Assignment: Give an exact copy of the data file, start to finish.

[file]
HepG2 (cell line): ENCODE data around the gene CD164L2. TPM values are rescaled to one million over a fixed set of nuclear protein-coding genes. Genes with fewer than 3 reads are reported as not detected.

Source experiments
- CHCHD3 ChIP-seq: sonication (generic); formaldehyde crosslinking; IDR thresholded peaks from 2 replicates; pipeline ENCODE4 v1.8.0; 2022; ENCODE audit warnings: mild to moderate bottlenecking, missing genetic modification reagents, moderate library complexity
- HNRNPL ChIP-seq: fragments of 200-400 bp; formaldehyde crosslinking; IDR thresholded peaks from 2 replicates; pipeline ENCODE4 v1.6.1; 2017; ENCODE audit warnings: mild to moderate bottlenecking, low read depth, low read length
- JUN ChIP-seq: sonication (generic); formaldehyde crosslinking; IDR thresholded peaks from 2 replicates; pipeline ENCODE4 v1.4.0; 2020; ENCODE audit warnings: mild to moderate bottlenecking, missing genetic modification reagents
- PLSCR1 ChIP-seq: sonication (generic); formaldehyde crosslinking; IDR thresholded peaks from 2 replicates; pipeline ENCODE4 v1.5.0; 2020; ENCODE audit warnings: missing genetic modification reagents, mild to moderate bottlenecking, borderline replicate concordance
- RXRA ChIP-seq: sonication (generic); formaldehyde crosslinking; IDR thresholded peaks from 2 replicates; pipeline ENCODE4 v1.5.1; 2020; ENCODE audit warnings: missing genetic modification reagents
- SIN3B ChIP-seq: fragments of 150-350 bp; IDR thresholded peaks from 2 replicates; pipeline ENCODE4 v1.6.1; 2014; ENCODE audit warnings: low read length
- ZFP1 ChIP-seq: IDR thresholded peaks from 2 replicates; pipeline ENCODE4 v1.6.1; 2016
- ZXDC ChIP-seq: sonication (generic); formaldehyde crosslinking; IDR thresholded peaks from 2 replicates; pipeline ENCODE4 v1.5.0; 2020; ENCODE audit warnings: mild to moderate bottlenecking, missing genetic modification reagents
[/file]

HepG2 (cell line): ENCODE data around the gene CD164L2. TPM values are rescaled to one million over a fixed set of nuclear protein-coding genes. Genes with fewer than 3 reads are reported as not detected.

Source experiments
- CHCHD3 ChIP-seq: sonication (generic); formaldehyde crosslinking; IDR thresholded peaks from 2 replicates; pipeline ENCODE4 v1.8.0; 2022; ENCODE audit warnings: mild to moderate bottlenecking, missing genetic modification reagents, moderate library complexity
- HNRNPL ChIP-seq: fragments of 200-400 bp; formaldehyde crosslinking; IDR thresholded peaks from 2 replicates; pipeline ENCODE4 v1.6.1; 2017; ENCODE audit warnings: mild to moderate bottlenecking, low read depth, low read length
- JUN ChIP-seq: sonication (generic); formaldehyde crosslinking; IDR thresholded peaks from 2 replicates; pipeline ENCODE4 v1.4.0; 2020; ENCODE audit warnings: mild to moderate bottlenecking, missing genetic modification reagents
- PLSCR1 ChIP-seq: sonication (generic); formaldehyde crosslinking; IDR thresholded peaks from 2 replicates; pipeline ENCODE4 v1.5.0; 2020; ENCODE audit warnings: missing genetic modification reagents, mild to moderate bottlenecking, borderline replicate concordance
- RXRA ChIP-seq: sonication (generic); formaldehyde crosslinking; IDR thresholded peaks from 2 replicates; pipeline ENCODE4 v1.5.1; 2020; ENCODE audit warnings: missing genetic modification reagents
- SIN3B ChIP-seq: fragments of 150-350 bp; IDR thresholded peaks from 2 replicates; pipeline ENCODE4 v1.6.1; 2014; ENCODE audit warnings: low read length
- ZFP1 ChIP-seq: IDR thresholded peaks from 2 replicates; pipeline ENCODE4 v1.6.1; 2016
- ZXDC ChIP-seq: sonication (generic); formaldehyde crosslinking; IDR thresholded peaks from 2 replicates; pipeline ENCODE4 v1.5.0; 2020; ENCODE audit warnings: mild to moderate bottlenecking, missing genetic modification reagents